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Frequent Mental Distress, Chronic Conditions, and Adverse Health Behaviors in the Behavioral Risk Factor Surveillance Survey, Jordan, 2007

Authors
Journal
Preventing Chronic Disease
1545-1151
Publisher
Centers for Disease Control and Prevention
Publication Date
Volume
10
Identifiers
DOI: 10.5888/pcd10.130030
Keywords
  • Original Research
Disciplines
  • Economics
  • Education
  • Medicine
  • Psychology

Abstract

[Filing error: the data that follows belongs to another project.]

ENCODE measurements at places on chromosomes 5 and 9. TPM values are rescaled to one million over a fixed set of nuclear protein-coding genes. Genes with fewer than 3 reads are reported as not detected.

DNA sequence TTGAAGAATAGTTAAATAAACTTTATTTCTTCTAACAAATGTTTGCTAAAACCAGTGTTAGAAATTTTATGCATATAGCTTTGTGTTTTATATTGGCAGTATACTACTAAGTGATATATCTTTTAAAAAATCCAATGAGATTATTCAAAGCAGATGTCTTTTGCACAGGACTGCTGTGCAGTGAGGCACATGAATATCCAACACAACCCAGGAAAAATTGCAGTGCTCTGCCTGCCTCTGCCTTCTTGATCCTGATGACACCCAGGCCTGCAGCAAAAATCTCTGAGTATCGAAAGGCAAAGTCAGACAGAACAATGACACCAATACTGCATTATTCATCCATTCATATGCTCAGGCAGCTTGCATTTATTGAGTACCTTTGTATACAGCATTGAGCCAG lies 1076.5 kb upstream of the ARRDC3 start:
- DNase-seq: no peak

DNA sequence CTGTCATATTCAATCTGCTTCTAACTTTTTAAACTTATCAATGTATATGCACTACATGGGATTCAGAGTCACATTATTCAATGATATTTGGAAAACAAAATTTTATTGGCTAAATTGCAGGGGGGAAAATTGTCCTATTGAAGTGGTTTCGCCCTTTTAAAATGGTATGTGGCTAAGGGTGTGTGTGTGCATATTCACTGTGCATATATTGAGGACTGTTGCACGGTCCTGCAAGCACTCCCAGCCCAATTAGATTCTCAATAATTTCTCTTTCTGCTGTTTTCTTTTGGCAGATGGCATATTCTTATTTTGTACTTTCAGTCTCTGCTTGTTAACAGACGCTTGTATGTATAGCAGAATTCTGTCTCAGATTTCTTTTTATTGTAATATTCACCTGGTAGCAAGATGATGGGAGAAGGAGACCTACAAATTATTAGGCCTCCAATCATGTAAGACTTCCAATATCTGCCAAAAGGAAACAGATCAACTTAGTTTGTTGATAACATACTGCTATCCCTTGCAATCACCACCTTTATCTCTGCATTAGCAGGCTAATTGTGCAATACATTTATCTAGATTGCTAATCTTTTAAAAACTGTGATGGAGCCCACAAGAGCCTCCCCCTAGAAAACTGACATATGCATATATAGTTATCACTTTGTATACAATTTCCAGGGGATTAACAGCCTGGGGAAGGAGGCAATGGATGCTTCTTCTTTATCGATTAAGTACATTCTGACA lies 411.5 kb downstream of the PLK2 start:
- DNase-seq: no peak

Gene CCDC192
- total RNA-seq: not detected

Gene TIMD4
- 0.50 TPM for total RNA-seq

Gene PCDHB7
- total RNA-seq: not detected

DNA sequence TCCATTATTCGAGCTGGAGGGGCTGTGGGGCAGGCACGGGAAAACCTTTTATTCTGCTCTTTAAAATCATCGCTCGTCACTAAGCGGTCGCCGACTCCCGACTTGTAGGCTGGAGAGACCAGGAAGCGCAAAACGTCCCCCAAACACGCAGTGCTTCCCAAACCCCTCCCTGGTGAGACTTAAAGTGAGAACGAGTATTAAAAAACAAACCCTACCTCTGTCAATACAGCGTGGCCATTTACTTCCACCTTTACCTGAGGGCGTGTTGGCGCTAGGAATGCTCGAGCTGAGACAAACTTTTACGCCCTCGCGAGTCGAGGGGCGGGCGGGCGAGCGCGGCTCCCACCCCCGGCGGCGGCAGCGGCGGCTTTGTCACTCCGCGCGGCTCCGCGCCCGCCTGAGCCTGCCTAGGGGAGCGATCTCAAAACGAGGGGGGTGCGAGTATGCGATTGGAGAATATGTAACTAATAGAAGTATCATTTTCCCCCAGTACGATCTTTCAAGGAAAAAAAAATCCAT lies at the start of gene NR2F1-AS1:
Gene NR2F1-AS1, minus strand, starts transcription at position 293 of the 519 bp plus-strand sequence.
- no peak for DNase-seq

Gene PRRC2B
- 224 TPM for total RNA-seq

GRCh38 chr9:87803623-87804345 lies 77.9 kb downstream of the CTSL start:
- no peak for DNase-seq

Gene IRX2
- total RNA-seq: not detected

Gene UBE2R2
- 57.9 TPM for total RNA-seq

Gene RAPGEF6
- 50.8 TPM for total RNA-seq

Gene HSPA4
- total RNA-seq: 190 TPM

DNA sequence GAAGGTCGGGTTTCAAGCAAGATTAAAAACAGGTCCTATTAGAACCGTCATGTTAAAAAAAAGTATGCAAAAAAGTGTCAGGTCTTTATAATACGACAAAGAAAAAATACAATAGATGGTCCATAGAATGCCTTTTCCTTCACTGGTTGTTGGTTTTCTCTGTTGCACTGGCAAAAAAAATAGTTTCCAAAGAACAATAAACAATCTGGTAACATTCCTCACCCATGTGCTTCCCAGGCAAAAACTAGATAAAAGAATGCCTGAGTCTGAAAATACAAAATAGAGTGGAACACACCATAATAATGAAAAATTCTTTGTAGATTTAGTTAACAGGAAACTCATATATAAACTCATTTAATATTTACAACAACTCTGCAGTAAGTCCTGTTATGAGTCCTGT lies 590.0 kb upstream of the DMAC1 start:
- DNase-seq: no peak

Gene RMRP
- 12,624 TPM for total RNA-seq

Introduction Recent evidence indicates that chronic diseases and mental illness are associated. In the Middle Eastern country of Jordan, chronic diseases and frequent mental distress (FMD) are increasing; however, the capacity for mental health care is limited. The objective of this study was to determine the association between FMD, chronic conditions, and adverse health behaviors in Jordan. Methods The third cycle of the Jordan Behavioral Risk Factor Surveillance Survey (2007) served as the data source for this study. The sample consisted of 3,612 noninstitutionalized Jordanian adults aged 18 years or older. Logistic regression was used to obtain odds ratios for the association between chronic conditions, health behaviors, and FMD adjusted for age, sex, marital status, education, income, and employment. Results In the adjusted models, people with hypertension (adjusted odds ratio [AOR], 2.0; 95% confidence interval [CI], 1.6–2.7), high cholesterol (AOR, 2.3; 95% CI, 1.6–3.2), diabetes (AOR, 1.6; 95% CI, 1.1–2.4), and asthma (AOR, 2.2; 95% CI, 1.5–3.1) and smokers (AOR, 1.5; 95% CI, 1.1–2.0) were more likely to have FMD than people without each of these conditions. Adults who reported vigorous physical activity were less likely to have FMD (AOR, 0.6; 95% CI, 0.4–0.9) than their less active counterparts. Conclusions In Jordan, FMD was associated with several chronic conditions. As a result, we suggest additional research to examine the complex relationship between FMD and chronic conditions. More doctors in the primary health care system should be trained in mental health.

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